The CSU Institute, in cooperation with AT&T, has launched CredentialNet, which offers teaching credential courses to emergency permit teachers through videotapes, e-mail, the Internet, and other technologies.

6) Early Exposure to Teaching: The CSU also plans to offer college students earlier exposure to K-12 classroom experience.

This will give students who might not have considered teaching an opportunity to look at it. It will also give prospective teachers a chance to figure out if they even like kids and want to be in a classroom all day.

The opportunity for more and earlier classroom experience will ultimately turn out better-prepared teachers.

7) Public Announcements: The California Center for Teaching Careers, known as CalTeach, is running public service announcements designed to recruit teachers.

So far, that effort has been successful:

  • Between April and October, the 1-888-CALTEACH phone number received inquiries from more than 9,000 callers.

  • In the last 8 months, their Web site got nearly 662,000 visits.

  • In the last 6 months, they have signed up 2,395 prospective applicants.

The Second Project - Retention

High teacher turnover hurts students. Once we train high-quality teachers, we must find ways to keep them teaching. I have put together a list of four retention strategies we must consider:

1) More Support for New Teachers: Our newest teachers often get the toughest assignments and need the most help. We can start by offering an 800-number or e-mail address for them to contact when they need help. We should also support the expansion of the Beginning Teacher Support and Assessment program.

2) Guaranteeing our Product: I believe we should send out our graduates with a warranty - If they need extra help in the first two years we will offer it for free. We also need to have joint evaluations in which the university faculty and the school district both participate.

3) Support for Current Teachers: We need to work more closely with K-12 schools to offer stimulating professional development opportunities for teachers. We also need to be advocates for higher pay for classroom teachers.

4) Need for Partnerships
Creating a supportive school community in the 21st century will require more partnerships and community involvement. For instance:

  • K-12 and universities must work together in partnerships in order to learn from each other. Both university faculty and school district personnel must participate. At the CSU, our trustees have directed us to employ district personnel to work as full partners with CSU faculty.

  • Local and state government and policymakers must support education efforts.

  • The business community needs to get involved - they can help us learn more about accountability and help us identify "best practices."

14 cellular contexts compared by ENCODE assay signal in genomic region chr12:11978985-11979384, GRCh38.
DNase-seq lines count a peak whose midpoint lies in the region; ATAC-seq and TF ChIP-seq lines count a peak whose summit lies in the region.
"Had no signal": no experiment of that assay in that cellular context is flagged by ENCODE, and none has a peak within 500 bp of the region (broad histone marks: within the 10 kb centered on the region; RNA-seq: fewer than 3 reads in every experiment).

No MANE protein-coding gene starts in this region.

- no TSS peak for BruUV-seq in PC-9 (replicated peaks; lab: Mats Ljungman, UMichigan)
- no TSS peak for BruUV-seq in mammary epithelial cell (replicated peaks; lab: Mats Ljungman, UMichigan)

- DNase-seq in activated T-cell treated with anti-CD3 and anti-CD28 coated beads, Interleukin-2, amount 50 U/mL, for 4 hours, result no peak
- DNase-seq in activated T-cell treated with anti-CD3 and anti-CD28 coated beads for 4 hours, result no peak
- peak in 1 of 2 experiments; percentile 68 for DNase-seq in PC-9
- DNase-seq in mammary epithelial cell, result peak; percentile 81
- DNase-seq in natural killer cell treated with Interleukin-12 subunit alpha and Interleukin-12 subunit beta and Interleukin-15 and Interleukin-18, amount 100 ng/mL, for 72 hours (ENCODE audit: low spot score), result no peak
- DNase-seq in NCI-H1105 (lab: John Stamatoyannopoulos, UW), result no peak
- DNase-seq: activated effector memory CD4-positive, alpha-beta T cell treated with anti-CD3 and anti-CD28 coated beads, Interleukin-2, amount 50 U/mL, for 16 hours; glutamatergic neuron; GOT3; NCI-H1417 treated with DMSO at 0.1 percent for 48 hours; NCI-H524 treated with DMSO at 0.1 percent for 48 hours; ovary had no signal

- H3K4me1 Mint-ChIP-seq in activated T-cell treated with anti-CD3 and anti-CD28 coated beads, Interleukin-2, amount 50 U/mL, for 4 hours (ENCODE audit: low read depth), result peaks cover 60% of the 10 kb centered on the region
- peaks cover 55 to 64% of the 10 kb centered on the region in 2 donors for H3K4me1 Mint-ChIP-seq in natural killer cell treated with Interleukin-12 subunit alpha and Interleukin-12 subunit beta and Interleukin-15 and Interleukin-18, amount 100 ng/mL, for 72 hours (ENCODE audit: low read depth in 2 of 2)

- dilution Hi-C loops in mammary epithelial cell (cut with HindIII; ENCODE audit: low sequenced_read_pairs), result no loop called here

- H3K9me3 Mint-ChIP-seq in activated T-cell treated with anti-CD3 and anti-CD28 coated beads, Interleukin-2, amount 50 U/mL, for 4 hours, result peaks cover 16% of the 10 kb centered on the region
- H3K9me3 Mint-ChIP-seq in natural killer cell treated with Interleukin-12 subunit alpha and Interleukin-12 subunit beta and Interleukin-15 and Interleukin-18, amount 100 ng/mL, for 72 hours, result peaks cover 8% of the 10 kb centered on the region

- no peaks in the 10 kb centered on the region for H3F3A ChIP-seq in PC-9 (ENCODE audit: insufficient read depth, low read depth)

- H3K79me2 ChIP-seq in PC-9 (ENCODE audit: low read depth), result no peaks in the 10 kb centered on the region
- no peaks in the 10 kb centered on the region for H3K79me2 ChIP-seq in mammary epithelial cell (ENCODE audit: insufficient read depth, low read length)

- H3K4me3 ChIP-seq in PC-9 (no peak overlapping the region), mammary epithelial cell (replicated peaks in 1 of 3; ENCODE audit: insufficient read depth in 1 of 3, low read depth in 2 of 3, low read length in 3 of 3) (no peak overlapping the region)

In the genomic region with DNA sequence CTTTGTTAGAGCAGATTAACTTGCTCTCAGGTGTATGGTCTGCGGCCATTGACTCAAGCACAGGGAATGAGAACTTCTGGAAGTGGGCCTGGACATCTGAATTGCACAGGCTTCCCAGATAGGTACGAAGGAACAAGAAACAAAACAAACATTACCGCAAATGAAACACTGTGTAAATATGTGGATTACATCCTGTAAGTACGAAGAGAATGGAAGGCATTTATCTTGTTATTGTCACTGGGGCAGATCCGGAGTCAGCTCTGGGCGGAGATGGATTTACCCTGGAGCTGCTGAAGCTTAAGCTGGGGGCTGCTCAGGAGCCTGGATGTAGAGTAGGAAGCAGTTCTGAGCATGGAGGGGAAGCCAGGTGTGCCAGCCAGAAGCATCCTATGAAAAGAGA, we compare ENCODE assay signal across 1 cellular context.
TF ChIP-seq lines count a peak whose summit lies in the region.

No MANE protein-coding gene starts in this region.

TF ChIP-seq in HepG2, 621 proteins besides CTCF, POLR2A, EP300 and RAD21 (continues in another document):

Finally - A Statewide Perspective

Clearly, we have many challenges ahead, as well as ideas to meet those challenges. But do we have the statewide support we need to follow through on those ideas?

I believe we have reason to be optimistic about support for education from our policymakers and the larger California community. Recent indicators include:

  • Governor Davis declaring that his top priority is education.

  • The resounding support by voters - by 63 percent - of Proposition 1A in November.

  • The vote of confidence our legislators gave us our budget this summer.

At the same time, we face a growing demand for accountability - from our new governor, from our policymakers, and from our public.

Governor Davis renewed this emphasis on accountability when he gave his inaugural and State of the State addresses last week.

He unveiled a $444 million dollar education proposal that will hold schools, teachers, and administrators more accountable for the quality of education our children receive.

He also called for a special session of the Legislature on education, to begin on January 19.

All of this is good news for us. It means we are fortunate to be working on this problem of teacher retention and recruitment at a time when public attention to education policy is so high.

Yet it also increases the pressure on us to be accountable for everything we do. And it means we need to be sure that our actions will be effective in the long term, and not simply quick-fix remedies.


The need for new teachers is urgent - it will require a dedicated effort by groups across the spectrum of education, business, community, and government organizations.

We need to be creative and to constantly challenge ourselves to find approaches to the problem. And we need to keep our focus on quality and excellence in education.

Groups like this one will be the key to starting that process.

I thank you again for inviting me here today and I wish you an inspiring and constructive symposium.

I will be glad to take any questions you have now.